Overview

 

Perceptron, Inc. (“Perceptron” or the “Company”) develops, produces and sells a comprehensive range of industrial metrology products and solutions to manufacturing organizations for dimensional gauging, dimensional inspection and 3D scanning.  The Company’s primary operations are in North America, Europe and Asia.  While the Company has one operating segment, its products are divided into In-Line Measurement, Off-Line Measurement and 3D Scanning Solutions Products.  In-Line Measurement Solutions consist of engineered metrology systems for industrial automated process control and assembly using fixed and robot mounted laser scanners.  Off-Line Measurement Solutions consist of tailored metrology products for industrial gauging and dimensional inspection using standalone robot mounted laser scanners and Coordinate Measuring Machines (“CMM”).  3D Scanning Solutions consist of laser scanner products that target the digitizing, reverse engineering, inspection and original equipment manufacturers wheel alignment markets.  The Company also provides a number of Value Added Services including service, support, training, calibration services, and spare parts.  The largest market served by the Company is the automotive industry.

 

New vehicle tooling programs represent the most important selling opportunity for the Company’s In-Line and Near-Line Measurement Solutions Products, which consist primarily of automotive-related sales.  The number and timing of new vehicle tooling programs varies in accordance with individual automotive manufacturers’ plans.  The existing installed base of In-Line and Near-Line Measurement Solutions Products also provides a continuous revenue stream in the form of system additions, upgrades, modifications, and Value Added Services such as customer training and support.  The Company’s 3D Scanning products and newly acquired CMM products are used by and targeted to a wide variety of industrial customers, with the automotive industry representing the largest market for industrial metrology products.  The Company has developed a number of new products in the past year for the 3D Scanning and CMM markets.  The marketing and sales of these new products is in the early stages and the acceptance and adoption rate in the market will be better understood over the next several quarters.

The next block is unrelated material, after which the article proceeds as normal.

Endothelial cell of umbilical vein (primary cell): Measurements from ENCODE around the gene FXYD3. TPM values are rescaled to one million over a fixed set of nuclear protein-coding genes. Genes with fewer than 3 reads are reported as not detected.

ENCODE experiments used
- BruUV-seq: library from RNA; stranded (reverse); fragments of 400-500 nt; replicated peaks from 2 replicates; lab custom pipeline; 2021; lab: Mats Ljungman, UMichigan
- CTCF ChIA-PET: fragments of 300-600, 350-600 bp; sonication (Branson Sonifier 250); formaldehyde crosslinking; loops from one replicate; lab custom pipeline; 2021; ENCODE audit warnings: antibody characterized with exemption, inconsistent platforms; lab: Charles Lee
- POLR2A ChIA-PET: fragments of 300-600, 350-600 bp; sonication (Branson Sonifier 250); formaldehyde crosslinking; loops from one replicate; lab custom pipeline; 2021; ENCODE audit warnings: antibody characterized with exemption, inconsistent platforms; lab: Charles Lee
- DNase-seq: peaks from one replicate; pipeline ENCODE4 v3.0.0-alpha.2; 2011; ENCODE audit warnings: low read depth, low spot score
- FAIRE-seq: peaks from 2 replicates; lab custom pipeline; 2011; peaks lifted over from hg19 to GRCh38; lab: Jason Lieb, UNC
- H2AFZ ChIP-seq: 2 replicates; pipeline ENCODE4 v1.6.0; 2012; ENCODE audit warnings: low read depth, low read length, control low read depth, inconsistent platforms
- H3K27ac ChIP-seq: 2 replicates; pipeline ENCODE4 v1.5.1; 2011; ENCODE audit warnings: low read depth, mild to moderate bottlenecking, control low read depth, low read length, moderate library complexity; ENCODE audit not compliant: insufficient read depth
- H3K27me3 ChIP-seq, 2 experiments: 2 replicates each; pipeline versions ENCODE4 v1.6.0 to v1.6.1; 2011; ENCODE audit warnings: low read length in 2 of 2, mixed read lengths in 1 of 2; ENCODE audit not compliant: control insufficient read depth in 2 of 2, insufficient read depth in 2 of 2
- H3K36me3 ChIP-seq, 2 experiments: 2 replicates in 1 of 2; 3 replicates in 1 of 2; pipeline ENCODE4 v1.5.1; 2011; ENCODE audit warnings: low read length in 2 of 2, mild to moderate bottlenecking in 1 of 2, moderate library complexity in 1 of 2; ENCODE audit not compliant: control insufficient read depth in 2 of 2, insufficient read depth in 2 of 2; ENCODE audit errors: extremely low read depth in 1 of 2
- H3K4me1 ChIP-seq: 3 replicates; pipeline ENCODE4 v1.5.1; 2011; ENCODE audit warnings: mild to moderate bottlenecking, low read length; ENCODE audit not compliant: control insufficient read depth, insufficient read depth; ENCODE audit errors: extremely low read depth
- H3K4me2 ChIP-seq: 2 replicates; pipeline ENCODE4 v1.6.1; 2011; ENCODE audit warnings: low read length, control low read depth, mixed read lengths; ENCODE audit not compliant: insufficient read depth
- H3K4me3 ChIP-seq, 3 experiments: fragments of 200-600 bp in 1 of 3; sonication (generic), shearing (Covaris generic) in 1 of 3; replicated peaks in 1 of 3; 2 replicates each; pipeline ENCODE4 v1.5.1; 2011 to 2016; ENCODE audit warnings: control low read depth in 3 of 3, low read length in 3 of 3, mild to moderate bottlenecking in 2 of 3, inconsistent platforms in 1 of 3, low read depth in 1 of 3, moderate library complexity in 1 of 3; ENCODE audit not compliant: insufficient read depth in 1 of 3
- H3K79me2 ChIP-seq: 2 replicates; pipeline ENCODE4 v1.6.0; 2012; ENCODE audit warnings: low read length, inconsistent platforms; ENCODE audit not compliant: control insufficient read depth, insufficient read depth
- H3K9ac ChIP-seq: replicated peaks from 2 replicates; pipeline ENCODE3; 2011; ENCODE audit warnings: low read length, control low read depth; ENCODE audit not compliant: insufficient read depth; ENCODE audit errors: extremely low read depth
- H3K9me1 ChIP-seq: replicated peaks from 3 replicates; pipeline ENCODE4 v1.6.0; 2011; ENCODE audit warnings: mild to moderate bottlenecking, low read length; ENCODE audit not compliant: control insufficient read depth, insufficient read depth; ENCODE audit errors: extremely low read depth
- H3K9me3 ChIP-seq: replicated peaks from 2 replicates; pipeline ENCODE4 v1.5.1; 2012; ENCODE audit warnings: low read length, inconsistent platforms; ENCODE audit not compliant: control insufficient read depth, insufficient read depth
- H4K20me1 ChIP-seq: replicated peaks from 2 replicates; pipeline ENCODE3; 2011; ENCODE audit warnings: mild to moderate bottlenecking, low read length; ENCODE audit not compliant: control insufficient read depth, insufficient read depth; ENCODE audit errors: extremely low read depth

In fiscal 2015 and 2014, the Company added new members to its management team and put in place a strategic plan designed to expand revenues and increase shareholder value over the longer term.  Because of a tremendous effort by the Company’s leadership and global teams, the Company made significant progress in fiscal 2015 in implementing its strategic plan.  The Company completed its first acquisitions in over 15 years, introduced more new, market-leading products than in any similar historical period, launched a global ERP system implementation and diversified the Company’s business in a meaningful fashion with approximately 20% of future full-year revenue expected to be derived from non-automotive sector customers.  The Company sees these results as tangible evidence that the strategic plan put in place in fiscal 2014 is working.